How Indiana school districts are beginning to move forward during a global pandemic

In mid-May, we surveyed K-12 school corporations across Indiana. We wanted to understand what they’d seen so far as a result of COVID-19 and their plans for the future. Based on our findings, we offered insights and potential solutions for some of their facility challenges during a moderated discussion in mid-June. Below are a few highlights from our research and conversations.

Facility changes will likely need to be made to improve health and hygiene, but it will take time to determine what works and what doesn’t.

When asked what building modifications they planned to make as a result of COVID-19, most respondents weren’t clear on what they would implement at the time of the survey.

Of the list of building modifications we provided, there was a clear winner (hand washing stations) and a clear loser (touchless entry), however, most other options received a relatively even spread of support.

Choose the items you plan on modifying or implementing at your corporation

Modifications after COVID-19 Chart

Survey data collected between May 7 and 20, 2020.

Just over half of respondents were interested in adding hand washing stations at entrances or throughout their buildings. Our team has already completed plans for one of our K-12 clients who wanted to add such stations at several schools in the corporation. These stations are positioned in various locations throughout the schools, although most are in or near cafeteria spaces. Each includes touchless faucets and paper towel dispensers.

hand washing station


The second-most-chosen option was transportation modifications. A few physical solutions can help schools make changes to their transportation procedures and scheduling more effective:

  • Decals on sidewalks or gym floors can help maintain social distancing during pick-up and drop-off times. Non-adhesive products are available that stay in place and can be removed without damaging surfaces.
  • Limiting seating on school buses can prevent close student contact. Decals or signage can help remind kids where they can and cannot sit.

Images provided by Hamilton Exhibits


E-learning will continue to be a critical component of education. Schools need the facilities and technology to create effective digital content.

At the time of our survey, schools were unsure how much they would be relying on e-learning versus in-person instruction in the future. Most felt that they currently had the facilities and tools to create the necessary content for their digital platforms.

Do you have the facilities you need for teachers to produce e-learning content?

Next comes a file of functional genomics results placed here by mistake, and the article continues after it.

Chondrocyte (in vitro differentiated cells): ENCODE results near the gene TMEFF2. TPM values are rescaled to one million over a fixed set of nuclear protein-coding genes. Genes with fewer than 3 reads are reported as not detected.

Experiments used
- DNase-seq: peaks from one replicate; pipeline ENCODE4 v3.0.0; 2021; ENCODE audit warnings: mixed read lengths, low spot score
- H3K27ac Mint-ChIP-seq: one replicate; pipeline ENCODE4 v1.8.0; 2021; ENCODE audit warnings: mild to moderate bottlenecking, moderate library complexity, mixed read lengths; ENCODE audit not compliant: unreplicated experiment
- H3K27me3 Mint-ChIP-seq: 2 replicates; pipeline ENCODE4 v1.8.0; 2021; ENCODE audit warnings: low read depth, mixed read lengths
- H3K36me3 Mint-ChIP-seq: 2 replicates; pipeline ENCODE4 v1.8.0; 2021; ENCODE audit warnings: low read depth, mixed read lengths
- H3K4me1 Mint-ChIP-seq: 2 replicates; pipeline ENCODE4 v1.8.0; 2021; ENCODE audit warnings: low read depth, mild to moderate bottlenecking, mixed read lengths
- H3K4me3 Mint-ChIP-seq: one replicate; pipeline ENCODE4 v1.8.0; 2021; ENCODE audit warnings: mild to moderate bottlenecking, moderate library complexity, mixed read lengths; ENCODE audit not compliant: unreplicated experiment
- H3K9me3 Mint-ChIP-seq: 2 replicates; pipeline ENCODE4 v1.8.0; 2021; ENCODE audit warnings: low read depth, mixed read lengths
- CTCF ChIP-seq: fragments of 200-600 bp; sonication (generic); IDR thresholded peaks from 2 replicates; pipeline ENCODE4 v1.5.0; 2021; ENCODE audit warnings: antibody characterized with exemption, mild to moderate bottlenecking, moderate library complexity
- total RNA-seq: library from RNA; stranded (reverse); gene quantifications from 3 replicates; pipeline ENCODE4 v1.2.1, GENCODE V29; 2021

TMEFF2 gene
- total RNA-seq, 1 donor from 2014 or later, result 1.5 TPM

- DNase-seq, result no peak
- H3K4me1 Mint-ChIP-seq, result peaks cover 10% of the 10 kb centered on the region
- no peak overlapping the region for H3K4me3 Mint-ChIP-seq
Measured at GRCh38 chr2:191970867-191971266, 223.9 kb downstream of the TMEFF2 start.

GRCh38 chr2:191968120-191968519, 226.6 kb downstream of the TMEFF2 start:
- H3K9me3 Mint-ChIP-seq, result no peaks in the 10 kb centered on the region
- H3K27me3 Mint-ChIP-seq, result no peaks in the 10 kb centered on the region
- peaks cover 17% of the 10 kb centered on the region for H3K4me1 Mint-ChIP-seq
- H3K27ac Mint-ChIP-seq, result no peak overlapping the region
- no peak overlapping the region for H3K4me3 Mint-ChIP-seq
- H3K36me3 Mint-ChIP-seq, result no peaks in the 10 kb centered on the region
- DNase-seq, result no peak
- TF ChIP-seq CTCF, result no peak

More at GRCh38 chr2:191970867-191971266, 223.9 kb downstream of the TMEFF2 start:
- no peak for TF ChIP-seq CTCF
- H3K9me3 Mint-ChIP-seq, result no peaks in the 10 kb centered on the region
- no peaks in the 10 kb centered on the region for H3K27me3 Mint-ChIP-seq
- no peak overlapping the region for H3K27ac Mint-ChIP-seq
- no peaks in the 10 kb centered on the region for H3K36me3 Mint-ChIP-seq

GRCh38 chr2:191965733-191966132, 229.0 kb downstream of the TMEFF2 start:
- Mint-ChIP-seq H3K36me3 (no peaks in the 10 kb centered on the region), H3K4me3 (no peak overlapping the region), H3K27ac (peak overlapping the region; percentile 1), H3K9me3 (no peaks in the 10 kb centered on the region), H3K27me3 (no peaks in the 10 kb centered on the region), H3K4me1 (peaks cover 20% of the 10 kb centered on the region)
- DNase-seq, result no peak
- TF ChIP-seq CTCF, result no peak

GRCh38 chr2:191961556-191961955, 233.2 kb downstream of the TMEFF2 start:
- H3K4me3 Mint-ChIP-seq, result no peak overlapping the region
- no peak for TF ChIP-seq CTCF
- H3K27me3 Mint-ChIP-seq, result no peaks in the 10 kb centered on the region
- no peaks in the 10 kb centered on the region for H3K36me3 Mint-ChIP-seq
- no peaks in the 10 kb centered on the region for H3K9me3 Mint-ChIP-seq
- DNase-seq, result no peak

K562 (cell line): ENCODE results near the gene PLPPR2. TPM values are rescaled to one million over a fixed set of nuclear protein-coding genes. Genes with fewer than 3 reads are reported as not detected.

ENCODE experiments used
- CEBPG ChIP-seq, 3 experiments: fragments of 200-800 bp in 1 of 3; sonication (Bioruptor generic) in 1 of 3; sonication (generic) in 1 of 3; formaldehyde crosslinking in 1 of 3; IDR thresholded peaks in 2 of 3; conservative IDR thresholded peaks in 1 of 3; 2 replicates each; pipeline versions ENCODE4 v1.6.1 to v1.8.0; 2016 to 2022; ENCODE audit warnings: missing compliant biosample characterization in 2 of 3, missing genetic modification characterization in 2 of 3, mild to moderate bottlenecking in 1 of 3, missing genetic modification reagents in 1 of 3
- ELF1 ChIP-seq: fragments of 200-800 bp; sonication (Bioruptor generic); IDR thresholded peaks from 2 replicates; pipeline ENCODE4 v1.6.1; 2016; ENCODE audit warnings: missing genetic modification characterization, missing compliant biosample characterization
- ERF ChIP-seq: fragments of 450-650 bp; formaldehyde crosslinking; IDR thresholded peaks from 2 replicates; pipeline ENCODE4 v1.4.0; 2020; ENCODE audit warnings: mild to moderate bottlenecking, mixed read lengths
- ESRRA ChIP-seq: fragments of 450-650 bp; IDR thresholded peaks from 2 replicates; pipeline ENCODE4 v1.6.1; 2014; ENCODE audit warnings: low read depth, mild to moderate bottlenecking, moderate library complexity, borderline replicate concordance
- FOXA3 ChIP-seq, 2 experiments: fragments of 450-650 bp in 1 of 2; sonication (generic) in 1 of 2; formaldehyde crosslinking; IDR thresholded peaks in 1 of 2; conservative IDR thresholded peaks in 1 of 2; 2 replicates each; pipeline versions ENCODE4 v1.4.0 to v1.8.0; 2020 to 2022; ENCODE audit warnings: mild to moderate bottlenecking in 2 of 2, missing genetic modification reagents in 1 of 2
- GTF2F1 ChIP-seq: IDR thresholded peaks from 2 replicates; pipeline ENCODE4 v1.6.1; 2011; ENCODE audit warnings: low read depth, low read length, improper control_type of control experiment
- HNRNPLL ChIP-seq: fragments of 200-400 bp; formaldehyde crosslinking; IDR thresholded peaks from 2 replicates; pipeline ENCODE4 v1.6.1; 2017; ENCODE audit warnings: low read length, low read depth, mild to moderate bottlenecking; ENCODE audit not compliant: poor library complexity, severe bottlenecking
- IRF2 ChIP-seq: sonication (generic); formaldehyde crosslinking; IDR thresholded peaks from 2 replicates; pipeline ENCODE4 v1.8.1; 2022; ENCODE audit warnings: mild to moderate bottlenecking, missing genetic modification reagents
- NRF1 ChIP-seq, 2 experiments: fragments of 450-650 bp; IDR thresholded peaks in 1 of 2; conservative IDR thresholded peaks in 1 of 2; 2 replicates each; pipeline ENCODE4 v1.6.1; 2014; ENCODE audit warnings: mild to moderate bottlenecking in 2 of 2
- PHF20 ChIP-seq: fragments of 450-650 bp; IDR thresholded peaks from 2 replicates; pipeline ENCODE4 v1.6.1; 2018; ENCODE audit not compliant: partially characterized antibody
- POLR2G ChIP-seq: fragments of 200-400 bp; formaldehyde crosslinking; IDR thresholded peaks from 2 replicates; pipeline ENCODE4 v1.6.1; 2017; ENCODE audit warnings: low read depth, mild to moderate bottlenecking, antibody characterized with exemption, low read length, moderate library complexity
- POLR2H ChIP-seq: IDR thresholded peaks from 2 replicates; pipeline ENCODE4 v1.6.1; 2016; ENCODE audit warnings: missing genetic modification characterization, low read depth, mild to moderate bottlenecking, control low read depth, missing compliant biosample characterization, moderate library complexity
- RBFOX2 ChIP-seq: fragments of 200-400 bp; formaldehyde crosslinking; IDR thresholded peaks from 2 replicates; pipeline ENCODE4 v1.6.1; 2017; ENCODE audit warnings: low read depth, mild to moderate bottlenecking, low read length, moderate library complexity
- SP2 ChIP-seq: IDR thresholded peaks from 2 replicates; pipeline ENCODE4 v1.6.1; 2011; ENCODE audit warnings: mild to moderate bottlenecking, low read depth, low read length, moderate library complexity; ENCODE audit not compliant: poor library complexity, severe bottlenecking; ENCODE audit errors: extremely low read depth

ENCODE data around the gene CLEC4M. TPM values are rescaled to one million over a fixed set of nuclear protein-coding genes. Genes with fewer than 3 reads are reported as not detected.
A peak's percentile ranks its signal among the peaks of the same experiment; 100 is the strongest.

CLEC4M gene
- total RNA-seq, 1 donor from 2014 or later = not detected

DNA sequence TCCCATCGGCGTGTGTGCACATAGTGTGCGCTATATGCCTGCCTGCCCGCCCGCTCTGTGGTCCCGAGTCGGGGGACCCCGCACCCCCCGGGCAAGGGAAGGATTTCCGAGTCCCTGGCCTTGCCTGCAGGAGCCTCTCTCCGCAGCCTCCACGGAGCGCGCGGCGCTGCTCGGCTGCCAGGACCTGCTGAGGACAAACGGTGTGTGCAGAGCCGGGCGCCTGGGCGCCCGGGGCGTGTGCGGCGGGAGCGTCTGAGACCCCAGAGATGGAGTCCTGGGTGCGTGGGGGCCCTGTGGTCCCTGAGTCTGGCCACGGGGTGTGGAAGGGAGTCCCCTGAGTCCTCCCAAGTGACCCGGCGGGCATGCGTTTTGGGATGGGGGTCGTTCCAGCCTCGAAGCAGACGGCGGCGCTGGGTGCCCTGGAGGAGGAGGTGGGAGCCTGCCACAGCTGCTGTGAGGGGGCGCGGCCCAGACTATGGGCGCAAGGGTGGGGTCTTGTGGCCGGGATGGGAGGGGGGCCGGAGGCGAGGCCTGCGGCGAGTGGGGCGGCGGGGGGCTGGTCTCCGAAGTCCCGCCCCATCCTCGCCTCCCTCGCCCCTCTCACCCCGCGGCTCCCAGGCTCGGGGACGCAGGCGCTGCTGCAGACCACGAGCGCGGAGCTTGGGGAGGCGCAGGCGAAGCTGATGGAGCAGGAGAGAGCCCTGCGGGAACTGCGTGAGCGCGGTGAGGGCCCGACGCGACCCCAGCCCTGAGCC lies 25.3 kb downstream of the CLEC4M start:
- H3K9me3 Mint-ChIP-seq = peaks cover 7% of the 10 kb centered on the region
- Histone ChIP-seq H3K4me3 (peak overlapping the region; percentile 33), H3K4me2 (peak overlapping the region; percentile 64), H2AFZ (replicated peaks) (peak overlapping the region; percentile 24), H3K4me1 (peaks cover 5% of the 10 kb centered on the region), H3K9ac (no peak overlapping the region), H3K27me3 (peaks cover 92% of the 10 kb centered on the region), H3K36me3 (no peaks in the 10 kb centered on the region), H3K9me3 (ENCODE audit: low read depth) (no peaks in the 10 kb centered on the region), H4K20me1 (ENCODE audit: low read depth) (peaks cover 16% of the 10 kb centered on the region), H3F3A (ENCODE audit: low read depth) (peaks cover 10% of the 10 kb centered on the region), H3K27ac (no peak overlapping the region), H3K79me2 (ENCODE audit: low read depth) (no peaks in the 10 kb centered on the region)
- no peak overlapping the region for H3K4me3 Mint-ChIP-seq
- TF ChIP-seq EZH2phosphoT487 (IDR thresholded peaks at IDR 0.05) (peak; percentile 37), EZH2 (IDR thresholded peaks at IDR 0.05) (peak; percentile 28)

Facilities to produce e-learning content chart

Even so, we’ve encouraged our clients to carefully evaluate how they are developing this content, what could make the process more efficient, and what the e-learning experience looks like for students. If remote instruction will be a permanent fixture in education at any level, the ability to create high quality content will be important.

A few questions to consider:

  • Do you have cameras and mics available for teachers to check out?
  • Do you have a studio and/or green screen set up for teachers to utilize when filming?
  • What video and multimedia editing software is available to teachers, and do they all know how to use it?
  • Do teachers have a quiet place with the tools they need to put together the final product? This could include editing bays/focus rooms and computers with the proper programs.
  • Do you have the necessary network bandwidth to accommodate technological needs for e-learning?
  • Are any of your classrooms or other spaces equipped with cameras and audio capabilities for remote instruction?
Garrett High School Recording Studio

Garrett High School


Schools are planning for the worst: a case (or cases) of COVID-19 on site. They need an appropriate place to quarantine symptomatic students.

All schools are concerned about potential cases of COVID-19 in their facilities. In the event a student comes to school with a fever or other symptoms, schools need somewhere to safely separate the student from the rest of the building’s occupants until he or she can be picked up.

This would require creating an isolation room separate from the normal nurse’s office or school clinic. Temporary isolation rooms can be created inside the building. Aspects to consider include:

  • Maintaining a welcoming atmosphere to keep the student calm
  • Ensuring any furniture in the room is made from non-porous, easily cleanable materials
  • Allowing for separation of multiple symptomatic students who are being isolated
  • Creating negative pressure to prevent spread of the virus outside the room
  • Installing HEPA filters on air handling units that serve the area
Isolation Rooms for COVID-19

Images provided by Hamilton Exhibits


About the Survey

Our survey was conducted May 7-20, 2020. Respondents included individuals from 22 school corporations across Indiana. Below is a breakdown of respondent roles and school corporation sizes.

Roles and Corporation Size of Survey Respondents

If you have questions about our survey or your specific facility needs, contact one of our K-12 education design experts.

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